In the summer of 1979, Brood tried to enter the American market, with support from Ariola's US division, which was attempting to expand into rock music. Following on the success of Shpritsz, the band was booked as a support act for The Kinks and The Cars, playing in auditoriums; "Herman Brood and His Wild Romance Tour Cha Cha '79" headlined in New York (Bottom Line) and Los Angeles (Roxy).A re-recorded version of "Saturday Night" peaked at number 35 in the Billboard Hot 100, but the big break Brood hoped for didn't happen. When he returned to the Netherlands in October 1979, his band had begun to fall apart, and soon his popularity went downhill. Go Nutz, the album Brood had recorded while in the States, and the movie Cha-Cha, which finally premiered in December 1979, were considered artistic failures, even though Go Nutz produced three charting singles in the Netherlands and the Cha Cha soundtrack attained platinum status. The 1980 album Wait a Minute... was a minor success, but the follow-up albums Modern Times Revive (1981) and Frisz & Sympatisz (1982) failed to make the Dutch album charts.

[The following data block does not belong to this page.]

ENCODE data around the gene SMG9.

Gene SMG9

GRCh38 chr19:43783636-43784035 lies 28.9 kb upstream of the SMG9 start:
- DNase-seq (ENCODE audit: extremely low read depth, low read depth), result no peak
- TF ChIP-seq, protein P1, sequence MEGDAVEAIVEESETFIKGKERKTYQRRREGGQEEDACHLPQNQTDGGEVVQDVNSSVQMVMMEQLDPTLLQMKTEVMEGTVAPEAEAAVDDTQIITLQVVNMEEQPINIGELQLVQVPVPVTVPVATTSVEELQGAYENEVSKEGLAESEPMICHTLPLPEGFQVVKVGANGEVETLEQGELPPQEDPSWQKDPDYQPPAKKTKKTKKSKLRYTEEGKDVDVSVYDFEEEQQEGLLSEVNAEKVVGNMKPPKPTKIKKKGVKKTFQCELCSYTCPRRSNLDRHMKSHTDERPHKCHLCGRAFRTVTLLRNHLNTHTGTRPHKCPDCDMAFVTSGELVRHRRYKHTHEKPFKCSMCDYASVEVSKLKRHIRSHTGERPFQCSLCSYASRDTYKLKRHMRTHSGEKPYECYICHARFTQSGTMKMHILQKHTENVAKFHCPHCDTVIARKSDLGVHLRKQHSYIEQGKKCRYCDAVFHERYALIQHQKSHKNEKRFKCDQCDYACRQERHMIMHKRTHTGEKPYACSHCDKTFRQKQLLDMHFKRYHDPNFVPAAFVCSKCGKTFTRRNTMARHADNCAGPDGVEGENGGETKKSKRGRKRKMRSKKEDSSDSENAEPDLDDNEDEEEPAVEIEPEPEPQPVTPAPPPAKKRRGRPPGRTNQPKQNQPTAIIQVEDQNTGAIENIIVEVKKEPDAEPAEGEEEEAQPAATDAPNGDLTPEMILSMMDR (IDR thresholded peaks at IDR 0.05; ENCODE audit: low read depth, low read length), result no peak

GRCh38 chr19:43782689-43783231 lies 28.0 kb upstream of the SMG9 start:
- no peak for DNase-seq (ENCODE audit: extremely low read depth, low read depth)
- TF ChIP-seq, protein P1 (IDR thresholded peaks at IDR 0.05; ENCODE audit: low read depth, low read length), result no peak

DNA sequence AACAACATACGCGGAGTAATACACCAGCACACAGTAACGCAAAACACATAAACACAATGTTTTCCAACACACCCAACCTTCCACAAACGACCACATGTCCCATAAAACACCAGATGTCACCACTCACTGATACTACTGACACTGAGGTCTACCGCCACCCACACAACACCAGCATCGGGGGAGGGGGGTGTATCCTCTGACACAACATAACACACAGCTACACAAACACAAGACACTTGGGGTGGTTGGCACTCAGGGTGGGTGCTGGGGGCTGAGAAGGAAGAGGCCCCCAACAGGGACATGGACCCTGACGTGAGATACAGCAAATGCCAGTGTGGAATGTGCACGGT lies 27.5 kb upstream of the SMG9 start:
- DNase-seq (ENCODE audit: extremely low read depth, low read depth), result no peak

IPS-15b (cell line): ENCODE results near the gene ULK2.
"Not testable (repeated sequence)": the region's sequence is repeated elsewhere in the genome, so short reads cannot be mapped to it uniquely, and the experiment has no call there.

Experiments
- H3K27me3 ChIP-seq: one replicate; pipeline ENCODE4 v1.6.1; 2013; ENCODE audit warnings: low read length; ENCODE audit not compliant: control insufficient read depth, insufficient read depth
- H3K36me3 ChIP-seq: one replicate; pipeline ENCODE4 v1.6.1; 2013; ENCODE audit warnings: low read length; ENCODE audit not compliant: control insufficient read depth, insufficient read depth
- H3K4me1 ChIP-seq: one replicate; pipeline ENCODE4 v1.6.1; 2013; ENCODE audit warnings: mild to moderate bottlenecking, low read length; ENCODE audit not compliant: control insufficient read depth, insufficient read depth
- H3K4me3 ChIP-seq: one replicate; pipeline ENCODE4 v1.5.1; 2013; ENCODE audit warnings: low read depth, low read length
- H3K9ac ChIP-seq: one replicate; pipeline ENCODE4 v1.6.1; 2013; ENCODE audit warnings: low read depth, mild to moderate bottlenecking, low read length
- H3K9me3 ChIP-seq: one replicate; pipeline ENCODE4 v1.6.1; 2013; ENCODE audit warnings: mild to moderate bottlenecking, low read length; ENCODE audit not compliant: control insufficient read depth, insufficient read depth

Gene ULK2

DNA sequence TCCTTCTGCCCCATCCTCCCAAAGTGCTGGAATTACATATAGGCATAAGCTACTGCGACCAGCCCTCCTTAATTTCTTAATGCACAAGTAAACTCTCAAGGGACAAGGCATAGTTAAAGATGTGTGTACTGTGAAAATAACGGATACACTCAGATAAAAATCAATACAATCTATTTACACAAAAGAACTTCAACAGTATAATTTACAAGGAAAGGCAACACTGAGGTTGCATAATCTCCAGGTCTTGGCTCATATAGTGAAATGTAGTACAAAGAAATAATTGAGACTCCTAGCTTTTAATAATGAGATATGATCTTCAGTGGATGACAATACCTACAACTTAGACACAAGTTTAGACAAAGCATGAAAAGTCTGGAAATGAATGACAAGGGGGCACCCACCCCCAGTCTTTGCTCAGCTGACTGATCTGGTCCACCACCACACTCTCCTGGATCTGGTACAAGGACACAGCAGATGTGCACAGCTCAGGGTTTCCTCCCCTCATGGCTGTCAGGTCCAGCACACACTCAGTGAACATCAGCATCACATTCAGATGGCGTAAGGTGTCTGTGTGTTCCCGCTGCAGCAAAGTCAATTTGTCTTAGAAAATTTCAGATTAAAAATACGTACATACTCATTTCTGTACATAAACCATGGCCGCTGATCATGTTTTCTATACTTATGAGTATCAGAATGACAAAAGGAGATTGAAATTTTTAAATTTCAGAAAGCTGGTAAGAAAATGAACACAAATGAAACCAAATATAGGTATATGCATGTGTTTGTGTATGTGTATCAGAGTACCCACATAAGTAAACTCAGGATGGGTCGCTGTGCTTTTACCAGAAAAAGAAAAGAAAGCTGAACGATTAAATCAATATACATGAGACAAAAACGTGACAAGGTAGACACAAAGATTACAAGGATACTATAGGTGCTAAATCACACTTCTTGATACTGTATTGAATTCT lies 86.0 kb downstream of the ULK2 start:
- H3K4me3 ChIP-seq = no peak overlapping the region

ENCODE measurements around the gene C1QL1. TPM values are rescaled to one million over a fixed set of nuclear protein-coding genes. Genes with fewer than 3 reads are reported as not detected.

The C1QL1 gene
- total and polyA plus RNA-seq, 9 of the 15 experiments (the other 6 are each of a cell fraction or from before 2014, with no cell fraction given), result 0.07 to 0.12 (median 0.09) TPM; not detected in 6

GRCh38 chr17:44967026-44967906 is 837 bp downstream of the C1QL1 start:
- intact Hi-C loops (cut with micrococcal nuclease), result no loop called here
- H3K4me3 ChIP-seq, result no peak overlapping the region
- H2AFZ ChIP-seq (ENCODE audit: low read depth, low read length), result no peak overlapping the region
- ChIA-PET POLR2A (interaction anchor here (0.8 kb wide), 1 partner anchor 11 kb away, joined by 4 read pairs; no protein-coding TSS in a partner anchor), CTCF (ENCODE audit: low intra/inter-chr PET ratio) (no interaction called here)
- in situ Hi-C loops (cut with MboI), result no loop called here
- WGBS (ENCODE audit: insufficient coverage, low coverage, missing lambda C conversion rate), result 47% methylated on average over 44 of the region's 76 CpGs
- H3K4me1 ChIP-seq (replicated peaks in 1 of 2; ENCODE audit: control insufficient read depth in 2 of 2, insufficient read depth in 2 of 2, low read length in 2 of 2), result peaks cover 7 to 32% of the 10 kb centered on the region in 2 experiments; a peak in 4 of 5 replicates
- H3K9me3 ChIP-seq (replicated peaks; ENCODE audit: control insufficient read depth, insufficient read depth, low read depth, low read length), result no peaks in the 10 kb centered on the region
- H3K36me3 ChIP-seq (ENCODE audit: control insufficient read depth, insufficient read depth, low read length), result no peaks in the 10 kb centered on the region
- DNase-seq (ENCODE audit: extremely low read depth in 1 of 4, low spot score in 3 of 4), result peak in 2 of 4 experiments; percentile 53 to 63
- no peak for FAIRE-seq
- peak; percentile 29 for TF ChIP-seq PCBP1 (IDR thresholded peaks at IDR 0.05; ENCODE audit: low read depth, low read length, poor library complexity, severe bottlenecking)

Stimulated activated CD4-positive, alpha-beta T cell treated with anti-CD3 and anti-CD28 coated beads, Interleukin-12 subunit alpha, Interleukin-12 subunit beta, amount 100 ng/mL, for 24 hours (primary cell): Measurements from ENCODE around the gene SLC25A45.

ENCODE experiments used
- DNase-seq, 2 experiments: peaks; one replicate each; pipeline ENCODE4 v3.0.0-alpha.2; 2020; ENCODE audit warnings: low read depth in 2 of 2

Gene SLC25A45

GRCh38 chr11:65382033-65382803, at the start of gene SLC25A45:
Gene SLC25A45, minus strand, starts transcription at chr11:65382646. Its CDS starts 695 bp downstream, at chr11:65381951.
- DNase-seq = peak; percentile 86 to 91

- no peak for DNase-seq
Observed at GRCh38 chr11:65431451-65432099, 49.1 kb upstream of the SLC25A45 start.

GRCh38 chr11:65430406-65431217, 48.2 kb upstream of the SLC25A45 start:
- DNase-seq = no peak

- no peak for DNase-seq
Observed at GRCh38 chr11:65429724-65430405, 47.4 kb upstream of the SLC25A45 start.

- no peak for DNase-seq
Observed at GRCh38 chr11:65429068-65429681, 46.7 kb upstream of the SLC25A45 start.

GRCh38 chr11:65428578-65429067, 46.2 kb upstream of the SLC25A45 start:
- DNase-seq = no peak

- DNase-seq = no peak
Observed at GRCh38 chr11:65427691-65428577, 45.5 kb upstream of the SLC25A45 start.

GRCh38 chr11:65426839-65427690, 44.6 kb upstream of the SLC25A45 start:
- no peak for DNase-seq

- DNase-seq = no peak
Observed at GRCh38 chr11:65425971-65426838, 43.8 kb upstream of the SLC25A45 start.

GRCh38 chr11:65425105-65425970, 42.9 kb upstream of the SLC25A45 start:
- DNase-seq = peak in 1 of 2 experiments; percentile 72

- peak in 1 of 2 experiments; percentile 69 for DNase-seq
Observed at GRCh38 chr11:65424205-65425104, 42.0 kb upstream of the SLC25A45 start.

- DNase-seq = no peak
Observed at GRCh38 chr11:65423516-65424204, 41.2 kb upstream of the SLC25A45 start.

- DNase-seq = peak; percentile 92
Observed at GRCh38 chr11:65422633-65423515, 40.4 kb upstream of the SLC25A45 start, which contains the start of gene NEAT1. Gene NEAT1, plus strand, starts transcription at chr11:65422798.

Brood continued to record throughout the 1980s and had a few hits—a top-10 single, "Als Je Wint" with Henny Vrienten, and a minor hit with a reggae song, "Tattoo Song," but he spent more and more time on his art work. At the end of the '80s he made a comeback of sorts; Yada Yada (1988), produced by George Kooymans, was well-received, and he toured Germany with a renewed Wild Romance (which saw the return of Dany Lademacher). In 1990, he won the BV Popprijs, one of the highest Dutch awards for popular music, and recorded Freeze with Clarence Clemons of the E Street Band and Tejano accordion player Flaco Jiménez. A live "best of" album, Saturday Night Live, appeared in 1992. His 50th birthday, in 1996, was celebrated with a show at the Paradiso music and cultural center in Amsterdam, and the album (of duets) was released the same year.